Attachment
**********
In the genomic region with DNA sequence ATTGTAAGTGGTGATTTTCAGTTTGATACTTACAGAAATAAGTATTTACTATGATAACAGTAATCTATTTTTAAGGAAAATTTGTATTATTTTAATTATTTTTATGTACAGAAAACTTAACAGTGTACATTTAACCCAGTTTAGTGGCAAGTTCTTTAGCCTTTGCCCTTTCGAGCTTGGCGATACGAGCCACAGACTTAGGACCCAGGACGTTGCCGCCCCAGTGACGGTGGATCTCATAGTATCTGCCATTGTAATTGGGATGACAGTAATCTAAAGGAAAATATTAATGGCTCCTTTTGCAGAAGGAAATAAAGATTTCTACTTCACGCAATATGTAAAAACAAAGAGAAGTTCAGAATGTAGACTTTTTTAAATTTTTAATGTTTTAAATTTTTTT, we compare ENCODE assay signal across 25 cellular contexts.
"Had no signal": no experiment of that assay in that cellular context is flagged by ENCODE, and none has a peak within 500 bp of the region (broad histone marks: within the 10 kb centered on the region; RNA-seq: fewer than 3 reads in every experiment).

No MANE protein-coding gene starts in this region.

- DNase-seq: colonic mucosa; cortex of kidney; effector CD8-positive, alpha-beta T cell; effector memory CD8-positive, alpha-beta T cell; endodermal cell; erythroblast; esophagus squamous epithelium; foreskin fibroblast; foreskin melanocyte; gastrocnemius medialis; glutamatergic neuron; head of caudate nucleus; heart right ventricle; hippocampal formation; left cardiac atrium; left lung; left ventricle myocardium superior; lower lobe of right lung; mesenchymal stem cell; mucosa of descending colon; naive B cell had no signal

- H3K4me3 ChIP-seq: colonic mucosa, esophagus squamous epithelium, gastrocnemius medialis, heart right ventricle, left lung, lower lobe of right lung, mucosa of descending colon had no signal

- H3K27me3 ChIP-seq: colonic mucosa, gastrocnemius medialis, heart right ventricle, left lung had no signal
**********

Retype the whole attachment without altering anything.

In the genomic region with DNA sequence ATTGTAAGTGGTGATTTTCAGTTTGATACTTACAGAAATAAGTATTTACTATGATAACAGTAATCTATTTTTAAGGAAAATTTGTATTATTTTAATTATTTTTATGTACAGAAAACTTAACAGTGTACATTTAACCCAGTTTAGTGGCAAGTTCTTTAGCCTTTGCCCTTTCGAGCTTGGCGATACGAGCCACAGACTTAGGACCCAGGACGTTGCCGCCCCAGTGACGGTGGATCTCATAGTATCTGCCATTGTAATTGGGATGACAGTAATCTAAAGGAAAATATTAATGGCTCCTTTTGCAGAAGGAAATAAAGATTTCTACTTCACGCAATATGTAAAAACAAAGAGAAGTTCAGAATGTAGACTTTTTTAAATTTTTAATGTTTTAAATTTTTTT, we compare ENCODE assay signal across 25 cellular contexts.
"Had no signal": no experiment of that assay in that cellular context is flagged by ENCODE, and none has a peak within 500 bp of the region (broad histone marks: within the 10 kb centered on the region; RNA-seq: fewer than 3 reads in every experiment).

No MANE protein-coding gene starts in this region.

- DNase-seq: colonic mucosa; cortex of kidney; effector CD8-positive, alpha-beta T cell; effector memory CD8-positive, alpha-beta T cell; endodermal cell; erythroblast; esophagus squamous epithelium; foreskin fibroblast; foreskin melanocyte; gastrocnemius medialis; glutamatergic neuron; head of caudate nucleus; heart right ventricle; hippocampal formation; left cardiac atrium; left lung; left ventricle myocardium superior; lower lobe of right lung; mesenchymal stem cell; mucosa of descending colon; naive B cell had no signal

- H3K4me3 ChIP-seq: colonic mucosa, esophagus squamous epithelium, gastrocnemius medialis, heart right ventricle, left lung, lower lobe of right lung, mucosa of descending colon had no signal

- H3K27me3 ChIP-seq: colonic mucosa, gastrocnemius medialis, heart right ventricle, left lung had no signal